When Kyla Ross finished her floor routine and UCLA gymnastics fans showered her in applause, coach Valorie Kondos Field turned around.
She clapped for the audience.
As Ross performed, Kondos Field choreographed the Bruins’ student section, part of a crowd of 10,270 that watched the Bruins defeat Arizona State 197.775 to 196.125 in Pauley Pavilion on Monday. The attendance was nearly double the 5,440 fans who watched the home opener Jan. 4.
“I love our home crowd,” senior Katelyn Ohashi said. “Nothing matches it.”
The strong turnout came in Ohashi’s first performance since her floor routine earned a perfect 10 and went viral the week before, with more than 100 million views online.
Ohashi might have drawn an audience, but the entire team impressed. It was the first time in program history that UCLA scored 197 or higher in each of its first three meets.
“It shows that our default is so high and so good,” Ohashi said. “We always practice on not letting mistakes seep through our training so I think that just shows.”
In vault, the Bruins tied their season high with a score of 49.175, even though Ross’ hand slipped and resulted in a clumsy landing. Nia Dennis posted a 9.950 to earn vault champion.
When Dennis performed on the uneven bars, she paused in a handstand over the apparatus then tipped backward, falling off.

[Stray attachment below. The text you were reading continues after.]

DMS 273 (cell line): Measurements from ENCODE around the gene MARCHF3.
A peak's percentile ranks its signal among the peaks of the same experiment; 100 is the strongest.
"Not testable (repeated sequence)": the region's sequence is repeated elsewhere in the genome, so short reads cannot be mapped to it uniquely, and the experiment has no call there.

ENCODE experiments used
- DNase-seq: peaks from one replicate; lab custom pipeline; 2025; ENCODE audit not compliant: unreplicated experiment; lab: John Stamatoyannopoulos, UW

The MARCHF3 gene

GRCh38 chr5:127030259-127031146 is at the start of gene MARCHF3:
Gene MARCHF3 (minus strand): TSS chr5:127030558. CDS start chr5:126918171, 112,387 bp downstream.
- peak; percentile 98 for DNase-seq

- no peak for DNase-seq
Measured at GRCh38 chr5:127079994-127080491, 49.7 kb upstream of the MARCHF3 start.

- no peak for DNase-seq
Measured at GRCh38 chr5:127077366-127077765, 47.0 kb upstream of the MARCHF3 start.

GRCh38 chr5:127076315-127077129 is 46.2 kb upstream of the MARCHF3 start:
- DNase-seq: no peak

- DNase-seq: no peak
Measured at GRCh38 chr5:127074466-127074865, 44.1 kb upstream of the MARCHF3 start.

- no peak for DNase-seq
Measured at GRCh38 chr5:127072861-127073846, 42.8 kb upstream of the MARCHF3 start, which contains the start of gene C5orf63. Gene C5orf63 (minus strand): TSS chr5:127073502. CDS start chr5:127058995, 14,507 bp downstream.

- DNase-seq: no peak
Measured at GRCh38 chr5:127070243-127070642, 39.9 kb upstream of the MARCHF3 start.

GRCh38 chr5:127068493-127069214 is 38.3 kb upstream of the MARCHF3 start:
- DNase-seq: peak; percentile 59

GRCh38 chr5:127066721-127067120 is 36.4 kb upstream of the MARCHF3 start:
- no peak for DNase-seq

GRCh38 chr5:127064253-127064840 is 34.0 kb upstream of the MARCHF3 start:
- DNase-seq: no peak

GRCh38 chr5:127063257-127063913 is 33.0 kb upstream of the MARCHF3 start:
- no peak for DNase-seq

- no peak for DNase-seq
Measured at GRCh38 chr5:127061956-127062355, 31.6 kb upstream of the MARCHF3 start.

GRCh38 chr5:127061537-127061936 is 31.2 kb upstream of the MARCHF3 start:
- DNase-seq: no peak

That motivated the Bruins even more, junior Madison Kocian said.
Freshman Norah Flatley earned a 9.975, Ross a 9.950. When Kocian stepped up to the uneven bars, she wasn’t thinking about her score.
Said Kocian: “I just told myself … just do it for the team.”
Kocian brought the crowd to its feet, roaring, when her routine proved flawless, and the judges awarded her a 10. It was the second perfect score of her career — her first since Feb. 11, 2017 — after being limited on the uneven bars last season because of a shoulder injury.
Ohashi, ranked No. 1 in the nation on balance beam, did not participate in the event, getting rest after a whirlwind week that included a trip to New York City to appear on “Good Morning America.” That left Kocian to lead UCLA on beam with a 9.875, and the Bruins finished the third rotation with a lead.
Each UCLA performance in the floor exercise was exceptional, with Margzetta Frazier and Ross earning 9.950 — Ross in character as a robber stealing perfect 10s from the judges — to an electric crowd.
Ohashi went last.
“There was a bit of added pressure, but I try not to let it get to me because I have the same mindset every time I go into a competition,” Ohashi said. “Like, it’s my favorite thing ever, so just try to have fun.”
She dazzled with the routine once again, earning a 9.95 to be named floor co-champion with Ross and Frazier. Kocian was named beam champion, and Ross won the all-around competition for the third straight meet.
UCLA (5-0) is off to a historic start and the Bruins are reveling in every moment they have with Kondos Field, who is in her final season as coach.